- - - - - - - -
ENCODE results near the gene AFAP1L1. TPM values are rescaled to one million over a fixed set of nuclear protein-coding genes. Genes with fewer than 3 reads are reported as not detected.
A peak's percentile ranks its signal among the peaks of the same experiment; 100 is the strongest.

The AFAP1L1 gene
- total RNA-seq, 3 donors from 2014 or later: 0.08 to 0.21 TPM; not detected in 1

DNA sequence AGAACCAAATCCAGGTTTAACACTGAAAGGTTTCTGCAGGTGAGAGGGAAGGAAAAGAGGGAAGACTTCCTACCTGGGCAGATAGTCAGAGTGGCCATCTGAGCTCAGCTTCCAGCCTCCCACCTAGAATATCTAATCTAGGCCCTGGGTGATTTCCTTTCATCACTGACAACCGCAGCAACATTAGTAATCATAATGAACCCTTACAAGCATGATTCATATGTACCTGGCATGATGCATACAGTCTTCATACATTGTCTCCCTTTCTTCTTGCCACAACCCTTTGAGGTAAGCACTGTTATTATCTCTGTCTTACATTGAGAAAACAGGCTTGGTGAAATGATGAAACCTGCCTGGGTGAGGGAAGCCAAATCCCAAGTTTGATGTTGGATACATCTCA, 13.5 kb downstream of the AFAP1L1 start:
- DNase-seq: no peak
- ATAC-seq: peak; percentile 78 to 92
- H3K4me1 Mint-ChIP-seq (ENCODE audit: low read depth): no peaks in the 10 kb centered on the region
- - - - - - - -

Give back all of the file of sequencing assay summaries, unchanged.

ENCODE results near the gene AFAP1L1. TPM values are rescaled to one million over a fixed set of nuclear protein-coding genes. Genes with fewer than 3 reads are reported as not detected.
A peak's percentile ranks its signal among the peaks of the same experiment; 100 is the strongest.

The AFAP1L1 gene
- total RNA-seq, 3 donors from 2014 or later: 0.08 to 0.21 TPM; not detected in 1

DNA sequence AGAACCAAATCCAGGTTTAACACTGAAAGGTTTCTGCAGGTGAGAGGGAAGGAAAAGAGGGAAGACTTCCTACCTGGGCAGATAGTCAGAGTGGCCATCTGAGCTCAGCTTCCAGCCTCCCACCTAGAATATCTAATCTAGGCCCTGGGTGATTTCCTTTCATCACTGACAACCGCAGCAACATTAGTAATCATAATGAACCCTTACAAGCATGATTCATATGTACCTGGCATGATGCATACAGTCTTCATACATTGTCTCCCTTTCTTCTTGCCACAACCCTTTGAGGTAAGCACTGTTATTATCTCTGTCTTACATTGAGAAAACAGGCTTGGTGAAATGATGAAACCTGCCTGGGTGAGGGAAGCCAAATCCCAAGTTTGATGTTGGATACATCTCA, 13.5 kb downstream of the AFAP1L1 start:
- DNase-seq: no peak
- ATAC-seq: peak; percentile 78 to 92
- H3K4me1 Mint-ChIP-seq (ENCODE audit: low read depth): no peaks in the 10 kb centered on the region